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After Fifteen Years, “Titanic” is Still a Classic that Should be Seen on the Big Screen

April 9, 2012

By John C.

From the first part of the film where we get to know the characters aboard the “unsinkable” ship and that last half as the huge vessel starts its tragic descent towards the ocean floor, I’ve always found it impossible not to get swept up in the pure spectacle and emotion of James Cameron’s 1997 epic Titanic.  The first half allows us to fall for these characters, and the last act holds the audience in captivating and heartbreaking suspense even though we already know the ending of the story.

The Oscar-winning film was released in 3D theatres this past Wednesday, in honour of the 100th anniversary of the Titanic’s maiden voyage being remembered this week.  From the excellent performances to the beautiful music by James Horner, the experience of seeing this breathtaking classic back on the big screen is one that should not be missed.  The expertly done 3D conversion adds an immersive sense of depth to the entire film.

The story of Titanic is centred around a romance that beautifully captures the differences in treatment between the passengers who had money and the ones relegated to the lower levels of the ship.  Rose (Kate Winslet) is set to marry the arrogant but wealthy Caledon Hockley (Billy Zane) and is about to throw herself over the edge of the ship when she meets Jack Dawson (Leonardo DiCaprio), a travelling artist with little money to his name.  The two fall in love over the course of a passionate love affair and forever change each others lives, before tragedy ultimately tears them apart.  At 11:55 PM on April 14th, the Titanic struck an iceberg and at 2:40 AM the next day the ship that was said to be unsinkable was completely underwater.

The way that James Cameron shoots the riveting final sequence is nothing short of mesmerizing, capturing the personal heartbreak amidst the spectacularly produced tragedy.  The camera smoothly moves forward through the ship, as water comes up all around us with the acceptance of death flashing on the faces of the characters.  The way that the lights blink on and off as Jack and Rose struggle to get back up to the deck of the ship, as the painful truth becomes more and more clear that there simply aren’t enough life boats and everyone isn’t going to make it out alive.  We know the story and pretty much everyone going into the theatre has already seen the film at least once, but the power of the story and the seamlessness with which it is brought to life never fails to keep us on the edge of our seats.  The shots of the ship broken in half and sticking up straight out of the water are quite simply unforgettable.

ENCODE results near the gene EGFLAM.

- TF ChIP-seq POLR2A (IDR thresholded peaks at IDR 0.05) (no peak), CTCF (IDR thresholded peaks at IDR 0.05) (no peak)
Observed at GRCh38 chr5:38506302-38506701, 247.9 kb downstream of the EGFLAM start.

Nostalgia is a powerful thing when it comes to the movies, and Titanic delivers on multiple fronts.  There is remembrance for one of the greatest tragedies of the early 20th century, and nostalgia for one of the biggest movies of all time.  With a blockbuster budget of $200 million and an extra $18 million added for the 3D conversion, every cent was poured into making this as authentic and captivating an experience as possible.  For twelve years, Titanic remained the highest grossing film of all time with over $1.9 billion, giving numerous moviegoers stories of seeing it multiple times during the original theatrical release.  The film went on to win eleven Oscars including Best Picture, which is a record that is also held by two other movies.  James Cameron’s sci-fi epic Avatar finally dethroned Titanic from the top of the box office in 2009 with nearly $2.8 billion, a feat that has yet to be matched.

Besides the stunning visual effects of the film, I think the more personal reason why so many people keep revisiting Titanic is for the timeless story of two people who fall in love and change each other’s lives against the backdrop of tragedy.  “Titanic was called the ship of dreams,” the elderly Rose (Gloria Stuart) nostalgically tells us in the haunting prologue to the film.  “And it was.  It really was.”  After 100 years, the unforgettable story of the Titanic still has a profound affect on millions of people around the world, and fifteen years later James Cameron’s film is still a breathtaking and deeply moving classic that should be experienced on the big screen.

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